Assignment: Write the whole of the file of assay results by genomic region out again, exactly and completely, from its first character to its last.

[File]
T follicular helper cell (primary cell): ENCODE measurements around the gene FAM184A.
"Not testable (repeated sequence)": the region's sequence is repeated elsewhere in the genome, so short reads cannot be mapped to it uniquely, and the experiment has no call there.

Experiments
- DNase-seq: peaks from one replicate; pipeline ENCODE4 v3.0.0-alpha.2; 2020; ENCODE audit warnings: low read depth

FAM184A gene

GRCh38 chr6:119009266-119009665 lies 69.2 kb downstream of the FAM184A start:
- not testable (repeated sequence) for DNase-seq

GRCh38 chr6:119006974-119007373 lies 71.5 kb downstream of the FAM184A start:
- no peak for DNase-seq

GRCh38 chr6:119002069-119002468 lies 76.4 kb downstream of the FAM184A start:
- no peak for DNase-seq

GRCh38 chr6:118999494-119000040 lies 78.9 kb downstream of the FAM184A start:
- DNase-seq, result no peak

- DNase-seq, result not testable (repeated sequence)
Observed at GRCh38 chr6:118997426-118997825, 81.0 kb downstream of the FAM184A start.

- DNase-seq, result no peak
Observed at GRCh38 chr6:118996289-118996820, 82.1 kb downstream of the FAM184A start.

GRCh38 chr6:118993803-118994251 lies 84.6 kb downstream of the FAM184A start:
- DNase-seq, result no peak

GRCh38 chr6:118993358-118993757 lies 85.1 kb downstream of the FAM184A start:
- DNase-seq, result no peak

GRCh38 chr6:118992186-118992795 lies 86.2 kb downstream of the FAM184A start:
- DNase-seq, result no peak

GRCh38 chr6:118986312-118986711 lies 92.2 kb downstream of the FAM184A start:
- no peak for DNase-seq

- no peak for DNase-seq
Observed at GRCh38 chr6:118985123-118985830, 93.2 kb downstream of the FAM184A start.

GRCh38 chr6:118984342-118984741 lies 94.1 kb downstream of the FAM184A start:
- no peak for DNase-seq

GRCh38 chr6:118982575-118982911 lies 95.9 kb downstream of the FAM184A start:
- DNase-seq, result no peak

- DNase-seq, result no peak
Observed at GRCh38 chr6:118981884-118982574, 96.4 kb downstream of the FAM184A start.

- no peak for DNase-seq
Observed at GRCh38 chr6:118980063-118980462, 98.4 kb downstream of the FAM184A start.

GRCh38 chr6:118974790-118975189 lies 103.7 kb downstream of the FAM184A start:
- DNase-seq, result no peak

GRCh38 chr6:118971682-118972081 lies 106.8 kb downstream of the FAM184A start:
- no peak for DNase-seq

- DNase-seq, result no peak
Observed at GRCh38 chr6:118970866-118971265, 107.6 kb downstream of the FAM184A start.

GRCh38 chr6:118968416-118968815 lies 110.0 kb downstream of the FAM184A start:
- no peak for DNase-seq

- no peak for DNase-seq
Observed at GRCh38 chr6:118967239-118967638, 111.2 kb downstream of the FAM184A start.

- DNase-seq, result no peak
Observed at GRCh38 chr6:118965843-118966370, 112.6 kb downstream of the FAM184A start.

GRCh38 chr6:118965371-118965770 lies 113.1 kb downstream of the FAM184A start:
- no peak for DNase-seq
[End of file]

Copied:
T follicular helper cell (primary cell): ENCODE measurements around the gene FAM184A.
"Not testable (repeated sequence)": the region's sequence is repeated elsewhere in the genome, so short reads cannot be mapped to it uniquely, and the experiment has no call there.

Experiments
- DNase-seq: peaks from one replicate; pipeline ENCODE4 v3.0.0-alpha.2; 2020; ENCODE audit warnings: low read depth

FAM184A gene

GRCh38 chr6:119009266-119009665 lies 69.2 kb downstream of the FAM184A start:
- not testable (repeated sequence) for DNase-seq

GRCh38 chr6:119006974-119007373 lies 71.5 kb downstream of the FAM184A start:
- no peak for DNase-seq

GRCh38 chr6:119002069-119002468 lies 76.4 kb downstream of the FAM184A start:
- no peak for DNase-seq

GRCh38 chr6:118999494-119000040 lies 78.9 kb downstream of the FAM184A start:
- DNase-seq, result no peak

- DNase-seq, result not testable (repeated sequence)
Observed at GRCh38 chr6:118997426-118997825, 81.0 kb downstream of the FAM184A start.

- DNase-seq, result no peak
Observed at GRCh38 chr6:118996289-118996820, 82.1 kb downstream of the FAM184A start.

GRCh38 chr6:118993803-118994251 lies 84.6 kb downstream of the FAM184A start:
- DNase-seq, result no peak

GRCh38 chr6:118993358-118993757 lies 85.1 kb downstream of the FAM184A start:
- DNase-seq, result no peak

GRCh38 chr6:118992186-118992795 lies 86.2 kb downstream of the FAM184A start:
- DNase-seq, result no peak

GRCh38 chr6:118986312-118986711 lies 92.2 kb downstream of the FAM184A start:
- no peak for DNase-seq

- no peak for DNase-seq
Observed at GRCh38 chr6:118985123-118985830, 93.2 kb downstream of the FAM184A start.

GRCh38 chr6:118984342-118984741 lies 94.1 kb downstream of the FAM184A start:
- no peak for DNase-seq

GRCh38 chr6:118982575-118982911 lies 95.9 kb downstream of the FAM184A start:
- DNase-seq, result no peak

- DNase-seq, result no peak
Observed at GRCh38 chr6:118981884-118982574, 96.4 kb downstream of the FAM184A start.

- no peak for DNase-seq
Observed at GRCh38 chr6:118980063-118980462, 98.4 kb downstream of the FAM184A start.

GRCh38 chr6:118974790-118975189 lies 103.7 kb downstream of the FAM184A start:
- DNase-seq, result no peak

GRCh38 chr6:118971682-118972081 lies 106.8 kb downstream of the FAM184A start:
- no peak for DNase-seq

- DNase-seq, result no peak
Observed at GRCh38 chr6:118970866-118971265, 107.6 kb downstream of the FAM184A start.

GRCh38 chr6:118968416-118968815 lies 110.0 kb downstream of the FAM184A start:
- no peak for DNase-seq

- no peak for DNase-seq
Observed at GRCh38 chr6:118967239-118967638, 111.2 kb downstream of the FAM184A start.

- DNase-seq, result no peak
Observed at GRCh38 chr6:118965843-118966370, 112.6 kb downstream of the FAM184A start.

GRCh38 chr6:118965371-118965770 lies 113.1 kb downstream of the FAM184A start:
- no peak for DNase-seq